WeBMD: Sciatica Pain Relief: Medications, Exercises, and Alternative Treatments


As many as 4 out of every 10 people will get sciatica, or irritation of the sciatic nerve, at some point in their life. This nerve comes from either side of the lower spine and travels through the pelvis and buttocks. Then the nerve passes along the back of each upper leg before it divides at the knee into branches that go to the feet.

Anything that puts pressure on or irritates this nerve can cause pain that shoots down the back of one buttock or thigh. The sensation of pain can vary widely. Sciatica may feel like a mild ache; a sharp, burning sensation; or extreme discomfort. Sciatica can also cause feelings of numbness, weakness, and tingling.

Pain may be made worse by prolonged sitting, standing up, coughing, sneezing, twisting, lifting, or straining. Treatment for sciatic pain ranges from hot and cold packs and medications to exercises and complementary and alternative remedies.
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Medications for Relief of Pain From Sciatica

Several types of medications may be used for sciatic pain. Oral medications include:

Over-the-counter pain relievers such as acetaminophen, aspirin, or NSAIDs (such as ibuprofen [Advil, Motrin], ketoprofen, or naproxen [Aleve])
Prescription muscle relaxants to ease muscle spasms
Antidepressants for chronic low back pain
Prescription pain medications for more severe pain

Do not give aspirin to a child aged 18 years of age or younger because of the increased risk of Reye’s syndrome.

In some cases, a steroid medication is injected into the space around the spinal nerve. Research suggests these injections have a modest effect when irritation is caused by pressure from a herniated, or ruptured, disc.
Physical Therapy for Sciatica

Sciatica pain may make it difficult to be active. But bed rest is not recommended as a mainstay treatment. To manage new sciatica pain, you may find that certain positions and activities are more comfortable than others.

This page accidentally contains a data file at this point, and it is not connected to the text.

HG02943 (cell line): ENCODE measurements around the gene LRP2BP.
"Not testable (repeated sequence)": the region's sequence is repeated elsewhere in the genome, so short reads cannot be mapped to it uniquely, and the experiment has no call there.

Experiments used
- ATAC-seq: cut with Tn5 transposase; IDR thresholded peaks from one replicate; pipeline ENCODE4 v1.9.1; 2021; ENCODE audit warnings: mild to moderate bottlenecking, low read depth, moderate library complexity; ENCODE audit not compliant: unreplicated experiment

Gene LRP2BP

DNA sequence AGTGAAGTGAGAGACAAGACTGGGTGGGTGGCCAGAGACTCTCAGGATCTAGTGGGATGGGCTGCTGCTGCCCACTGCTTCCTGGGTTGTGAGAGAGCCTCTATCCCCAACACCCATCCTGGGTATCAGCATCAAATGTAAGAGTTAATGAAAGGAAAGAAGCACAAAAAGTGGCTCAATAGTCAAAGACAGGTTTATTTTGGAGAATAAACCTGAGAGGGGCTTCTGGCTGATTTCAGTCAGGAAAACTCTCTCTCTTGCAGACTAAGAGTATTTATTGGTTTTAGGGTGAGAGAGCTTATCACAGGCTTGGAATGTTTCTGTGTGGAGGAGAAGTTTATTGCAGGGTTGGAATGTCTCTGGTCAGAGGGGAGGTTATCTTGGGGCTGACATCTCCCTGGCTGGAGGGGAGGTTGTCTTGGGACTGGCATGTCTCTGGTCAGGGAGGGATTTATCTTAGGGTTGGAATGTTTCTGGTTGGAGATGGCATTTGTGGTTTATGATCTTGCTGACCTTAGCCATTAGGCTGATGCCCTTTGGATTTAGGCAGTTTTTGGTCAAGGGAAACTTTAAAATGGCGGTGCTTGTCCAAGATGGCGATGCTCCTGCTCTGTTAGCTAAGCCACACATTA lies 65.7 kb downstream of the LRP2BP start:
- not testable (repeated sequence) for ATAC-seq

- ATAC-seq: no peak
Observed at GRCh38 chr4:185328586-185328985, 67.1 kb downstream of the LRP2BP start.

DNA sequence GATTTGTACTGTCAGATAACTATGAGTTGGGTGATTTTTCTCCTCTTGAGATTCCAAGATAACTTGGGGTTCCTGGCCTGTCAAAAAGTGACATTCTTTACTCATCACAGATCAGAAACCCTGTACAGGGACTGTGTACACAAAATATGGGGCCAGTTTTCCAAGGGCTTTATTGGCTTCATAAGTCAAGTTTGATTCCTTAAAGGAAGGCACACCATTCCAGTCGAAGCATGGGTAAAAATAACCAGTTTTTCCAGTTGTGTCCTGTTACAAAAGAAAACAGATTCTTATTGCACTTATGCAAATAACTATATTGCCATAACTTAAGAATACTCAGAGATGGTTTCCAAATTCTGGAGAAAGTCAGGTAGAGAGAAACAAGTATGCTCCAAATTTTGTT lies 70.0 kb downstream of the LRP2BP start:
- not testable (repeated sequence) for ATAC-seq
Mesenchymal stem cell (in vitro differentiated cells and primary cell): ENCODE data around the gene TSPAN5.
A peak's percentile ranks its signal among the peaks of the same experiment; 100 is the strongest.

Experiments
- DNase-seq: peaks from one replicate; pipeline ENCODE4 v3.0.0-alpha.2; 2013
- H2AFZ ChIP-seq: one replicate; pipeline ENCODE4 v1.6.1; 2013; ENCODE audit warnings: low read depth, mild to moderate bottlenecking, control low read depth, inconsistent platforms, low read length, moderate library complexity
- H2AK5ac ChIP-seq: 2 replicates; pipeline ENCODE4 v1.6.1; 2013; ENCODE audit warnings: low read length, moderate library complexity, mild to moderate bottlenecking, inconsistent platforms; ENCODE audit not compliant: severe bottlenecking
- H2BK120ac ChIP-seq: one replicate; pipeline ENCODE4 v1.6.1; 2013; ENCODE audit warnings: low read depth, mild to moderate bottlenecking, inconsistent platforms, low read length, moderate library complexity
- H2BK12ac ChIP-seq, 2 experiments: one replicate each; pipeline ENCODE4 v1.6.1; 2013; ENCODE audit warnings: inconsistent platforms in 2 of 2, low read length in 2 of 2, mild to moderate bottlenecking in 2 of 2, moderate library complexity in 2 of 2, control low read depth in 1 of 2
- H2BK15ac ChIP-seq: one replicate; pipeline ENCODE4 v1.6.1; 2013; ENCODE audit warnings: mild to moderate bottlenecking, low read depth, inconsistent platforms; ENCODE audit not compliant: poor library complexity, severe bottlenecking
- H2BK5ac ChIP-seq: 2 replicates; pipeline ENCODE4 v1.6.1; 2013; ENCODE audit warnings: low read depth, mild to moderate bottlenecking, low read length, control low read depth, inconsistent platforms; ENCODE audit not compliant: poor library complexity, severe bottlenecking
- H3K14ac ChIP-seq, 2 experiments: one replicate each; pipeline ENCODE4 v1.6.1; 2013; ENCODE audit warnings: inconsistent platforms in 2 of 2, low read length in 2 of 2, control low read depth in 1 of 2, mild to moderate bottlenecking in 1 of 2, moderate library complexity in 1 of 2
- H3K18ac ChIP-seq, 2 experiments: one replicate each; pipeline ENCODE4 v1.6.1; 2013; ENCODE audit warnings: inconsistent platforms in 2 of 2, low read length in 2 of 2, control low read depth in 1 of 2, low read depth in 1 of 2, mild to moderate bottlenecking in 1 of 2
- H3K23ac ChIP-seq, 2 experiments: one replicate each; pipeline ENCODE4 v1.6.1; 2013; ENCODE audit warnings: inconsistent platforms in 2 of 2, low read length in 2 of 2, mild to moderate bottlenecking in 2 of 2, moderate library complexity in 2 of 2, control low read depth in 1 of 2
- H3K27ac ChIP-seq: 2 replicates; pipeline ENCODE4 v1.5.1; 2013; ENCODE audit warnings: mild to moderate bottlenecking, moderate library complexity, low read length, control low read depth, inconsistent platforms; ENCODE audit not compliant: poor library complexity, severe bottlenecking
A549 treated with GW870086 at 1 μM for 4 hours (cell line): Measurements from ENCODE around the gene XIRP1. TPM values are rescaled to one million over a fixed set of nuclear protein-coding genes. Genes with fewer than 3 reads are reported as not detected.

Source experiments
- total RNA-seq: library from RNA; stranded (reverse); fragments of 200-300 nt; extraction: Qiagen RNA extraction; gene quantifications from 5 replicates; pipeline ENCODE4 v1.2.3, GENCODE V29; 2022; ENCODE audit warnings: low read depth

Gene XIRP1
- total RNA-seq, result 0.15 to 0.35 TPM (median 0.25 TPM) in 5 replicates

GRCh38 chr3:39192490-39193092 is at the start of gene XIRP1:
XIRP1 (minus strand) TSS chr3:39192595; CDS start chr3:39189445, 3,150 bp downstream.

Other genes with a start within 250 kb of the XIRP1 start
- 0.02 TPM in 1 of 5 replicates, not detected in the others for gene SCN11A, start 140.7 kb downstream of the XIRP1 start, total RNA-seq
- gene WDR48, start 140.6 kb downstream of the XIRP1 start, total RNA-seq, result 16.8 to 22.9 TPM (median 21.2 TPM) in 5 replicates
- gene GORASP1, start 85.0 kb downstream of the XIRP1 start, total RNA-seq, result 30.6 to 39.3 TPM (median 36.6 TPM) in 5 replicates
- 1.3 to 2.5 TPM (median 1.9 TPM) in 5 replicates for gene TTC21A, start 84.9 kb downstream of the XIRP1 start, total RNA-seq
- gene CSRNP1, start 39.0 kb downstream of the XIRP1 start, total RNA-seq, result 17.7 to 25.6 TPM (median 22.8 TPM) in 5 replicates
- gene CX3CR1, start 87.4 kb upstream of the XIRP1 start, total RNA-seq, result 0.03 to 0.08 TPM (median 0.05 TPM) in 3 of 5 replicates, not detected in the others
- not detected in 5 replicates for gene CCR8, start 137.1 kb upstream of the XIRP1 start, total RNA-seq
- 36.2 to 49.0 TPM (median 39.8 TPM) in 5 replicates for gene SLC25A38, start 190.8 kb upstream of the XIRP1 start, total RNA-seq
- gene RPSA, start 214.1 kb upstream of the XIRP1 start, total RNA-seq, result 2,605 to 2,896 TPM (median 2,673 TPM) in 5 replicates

If symptoms are not severe but persist beyond a couple of weeks, your doctor may recommend physical therapy. The proper exercises may actually help reduce sciatic pain. They can also provide conditioning to help prevent the pain from coming back.

The exercises recommended will depend on what’s causing the sciatica. It’s important to work with a specialist who has experience working with people with sciatica. It’s also important to do the exercises exactly as directed.

To get the proper direction, you will most likely work with one of the following specialists:

Physical therapist
Physiatrist — a doctor who specializes in physical medicine

Complementary and Alternative Remedies for Sciatica Pain Relief

Some people find pain relief from complementary and alternative therapies such as biofeedback and acupuncture. Keep in mind, though, that these therapies have not been shown by scientific studies to help sciatica.

Biofeedback is a technique that helps make it possible to control bodily processes such as heart rate, blood pressure, and muscle tension. It works by using a machine that provides information about the process being addressed. Having that information displayed, the person is often able to find ways to achieve conscious control of these processes. Probably the most common use of biofeedback is to treat stress and stress-related conditions.

Acupuncture is a treatment that uses fine needles inserted at specific locations on the skin called acupuncture points. The points are located along meridians, or channels. The channels are thought to conduct qi, which is said to be the energy or vital force of the body. The theory behind using acupuncture is that pain is thought to result from imbalances or blockages of the flow of qi. Acupuncture is supposed to remove those blockages to restore the balance.

One theory is that stimulating these points produces an effect by stimulating the central nervous system. This, in turn, would trigger the release of chemicals that either alter the experience of pain or produce other changes that promote a sense of well-being.
Surgery for Sciatica

Only a very small percentage of people with sciatica will require surgery. If pain from sciatica persists for at least 6 weeks despite treatment, you may be referred to a specialist. At that point, surgery may be an option. The goal for surgery is to remedy the cause of the sciatica. For example, if a herniated disc is putting pressure on the nerve, then surgery to correct the problem may relieve sciatica pain.

If sciatica symptoms are severe or become progressively worse, then immediate referral to a specialist is necessary.
WebMD Medical Reference Reviewed by Carol DerSarkissian on January 29, 2018
© 2018 WebMD, LLC. All rights reserved.
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